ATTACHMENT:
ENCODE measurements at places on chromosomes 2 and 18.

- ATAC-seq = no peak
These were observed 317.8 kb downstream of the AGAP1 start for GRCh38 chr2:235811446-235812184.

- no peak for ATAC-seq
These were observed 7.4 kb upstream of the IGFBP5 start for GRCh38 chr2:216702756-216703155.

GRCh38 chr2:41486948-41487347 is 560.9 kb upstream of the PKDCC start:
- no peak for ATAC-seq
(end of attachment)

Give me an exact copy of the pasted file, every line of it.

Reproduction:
ENCODE measurements at places on chromosomes 2 and 18.

- ATAC-seq = no peak
These were observed 317.8 kb downstream of the AGAP1 start for GRCh38 chr2:235811446-235812184.

- no peak for ATAC-seq
These were observed 7.4 kb upstream of the IGFBP5 start for GRCh38 chr2:216702756-216703155.

GRCh38 chr2:41486948-41487347 is 560.9 kb upstream of the PKDCC start:
- no peak for ATAC-seq